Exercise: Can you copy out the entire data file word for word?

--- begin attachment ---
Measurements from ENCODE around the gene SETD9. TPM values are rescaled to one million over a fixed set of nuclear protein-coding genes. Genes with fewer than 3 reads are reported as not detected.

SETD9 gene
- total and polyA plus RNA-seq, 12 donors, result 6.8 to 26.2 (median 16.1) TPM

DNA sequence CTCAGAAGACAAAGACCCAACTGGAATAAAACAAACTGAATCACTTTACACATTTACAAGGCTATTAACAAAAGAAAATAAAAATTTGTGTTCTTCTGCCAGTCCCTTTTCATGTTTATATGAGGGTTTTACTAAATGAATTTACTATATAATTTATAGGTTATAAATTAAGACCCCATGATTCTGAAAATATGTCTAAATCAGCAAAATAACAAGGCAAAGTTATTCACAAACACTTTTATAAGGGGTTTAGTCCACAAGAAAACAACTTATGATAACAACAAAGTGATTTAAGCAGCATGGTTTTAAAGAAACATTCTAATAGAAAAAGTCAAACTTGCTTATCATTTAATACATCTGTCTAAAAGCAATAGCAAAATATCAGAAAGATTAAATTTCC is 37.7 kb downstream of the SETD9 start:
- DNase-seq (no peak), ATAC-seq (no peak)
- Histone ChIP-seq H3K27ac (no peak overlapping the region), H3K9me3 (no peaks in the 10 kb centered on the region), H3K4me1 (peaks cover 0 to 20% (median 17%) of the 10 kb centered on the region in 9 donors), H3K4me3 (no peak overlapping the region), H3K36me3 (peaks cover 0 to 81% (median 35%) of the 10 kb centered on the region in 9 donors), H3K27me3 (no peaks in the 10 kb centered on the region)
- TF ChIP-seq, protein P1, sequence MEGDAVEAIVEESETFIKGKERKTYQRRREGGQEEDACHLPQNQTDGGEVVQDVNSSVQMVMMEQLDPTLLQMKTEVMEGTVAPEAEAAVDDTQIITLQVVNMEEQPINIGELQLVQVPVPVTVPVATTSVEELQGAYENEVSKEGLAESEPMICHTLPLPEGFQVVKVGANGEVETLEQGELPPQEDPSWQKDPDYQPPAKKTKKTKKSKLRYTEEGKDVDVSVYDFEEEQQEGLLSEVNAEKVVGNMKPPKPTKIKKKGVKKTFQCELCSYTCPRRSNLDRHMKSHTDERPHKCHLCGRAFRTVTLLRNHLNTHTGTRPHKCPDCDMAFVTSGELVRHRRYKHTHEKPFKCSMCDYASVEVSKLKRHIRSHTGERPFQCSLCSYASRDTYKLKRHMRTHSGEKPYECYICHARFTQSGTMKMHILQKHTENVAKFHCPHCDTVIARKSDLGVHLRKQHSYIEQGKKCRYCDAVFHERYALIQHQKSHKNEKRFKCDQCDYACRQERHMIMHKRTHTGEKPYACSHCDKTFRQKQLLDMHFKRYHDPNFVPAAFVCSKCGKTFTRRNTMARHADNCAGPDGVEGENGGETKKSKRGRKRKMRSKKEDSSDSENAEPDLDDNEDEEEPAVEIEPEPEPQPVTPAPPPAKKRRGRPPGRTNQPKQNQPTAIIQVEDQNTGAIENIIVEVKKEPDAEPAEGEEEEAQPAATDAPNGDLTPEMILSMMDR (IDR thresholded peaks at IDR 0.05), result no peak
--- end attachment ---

Measurements from ENCODE around the gene SETD9. TPM values are rescaled to one million over a fixed set of nuclear protein-coding genes. Genes with fewer than 3 reads are reported as not detected.

SETD9 gene
- total and polyA plus RNA-seq, 12 donors, result 6.8 to 26.2 (median 16.1) TPM

DNA sequence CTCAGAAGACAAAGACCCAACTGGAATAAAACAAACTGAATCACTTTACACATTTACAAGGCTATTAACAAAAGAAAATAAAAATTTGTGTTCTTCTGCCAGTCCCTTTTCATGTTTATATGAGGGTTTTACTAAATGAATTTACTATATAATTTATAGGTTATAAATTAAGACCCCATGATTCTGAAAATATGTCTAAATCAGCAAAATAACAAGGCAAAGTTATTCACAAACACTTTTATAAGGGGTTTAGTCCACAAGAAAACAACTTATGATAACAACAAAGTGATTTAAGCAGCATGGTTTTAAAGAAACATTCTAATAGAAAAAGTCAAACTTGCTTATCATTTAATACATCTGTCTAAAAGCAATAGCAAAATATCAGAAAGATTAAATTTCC is 37.7 kb downstream of the SETD9 start:
- DNase-seq (no peak), ATAC-seq (no peak)
- Histone ChIP-seq H3K27ac (no peak overlapping the region), H3K9me3 (no peaks in the 10 kb centered on the region), H3K4me1 (peaks cover 0 to 20% (median 17%) of the 10 kb centered on the region in 9 donors), H3K4me3 (no peak overlapping the region), H3K36me3 (peaks cover 0 to 81% (median 35%) of the 10 kb centered on the region in 9 donors), H3K27me3 (no peaks in the 10 kb centered on the region)
- TF ChIP-seq, protein P1, sequence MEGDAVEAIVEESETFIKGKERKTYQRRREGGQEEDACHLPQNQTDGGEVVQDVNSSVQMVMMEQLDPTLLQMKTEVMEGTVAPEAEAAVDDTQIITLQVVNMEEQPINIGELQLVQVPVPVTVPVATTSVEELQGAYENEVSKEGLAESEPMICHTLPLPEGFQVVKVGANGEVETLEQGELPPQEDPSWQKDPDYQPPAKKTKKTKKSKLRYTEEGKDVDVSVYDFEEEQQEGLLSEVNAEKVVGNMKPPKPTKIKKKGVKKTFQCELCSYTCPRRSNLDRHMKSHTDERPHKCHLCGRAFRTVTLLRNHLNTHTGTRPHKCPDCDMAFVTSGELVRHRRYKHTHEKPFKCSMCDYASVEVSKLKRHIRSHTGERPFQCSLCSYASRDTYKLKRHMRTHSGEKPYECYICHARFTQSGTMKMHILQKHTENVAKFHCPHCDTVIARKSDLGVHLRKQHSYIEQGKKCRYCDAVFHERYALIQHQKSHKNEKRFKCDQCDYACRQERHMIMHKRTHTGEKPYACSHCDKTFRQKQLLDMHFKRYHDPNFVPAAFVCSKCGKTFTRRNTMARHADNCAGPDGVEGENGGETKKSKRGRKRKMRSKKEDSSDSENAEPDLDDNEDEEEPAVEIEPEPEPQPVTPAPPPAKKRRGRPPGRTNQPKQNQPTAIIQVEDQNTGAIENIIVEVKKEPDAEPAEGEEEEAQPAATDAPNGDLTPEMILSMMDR (IDR thresholded peaks at IDR 0.05), result no peak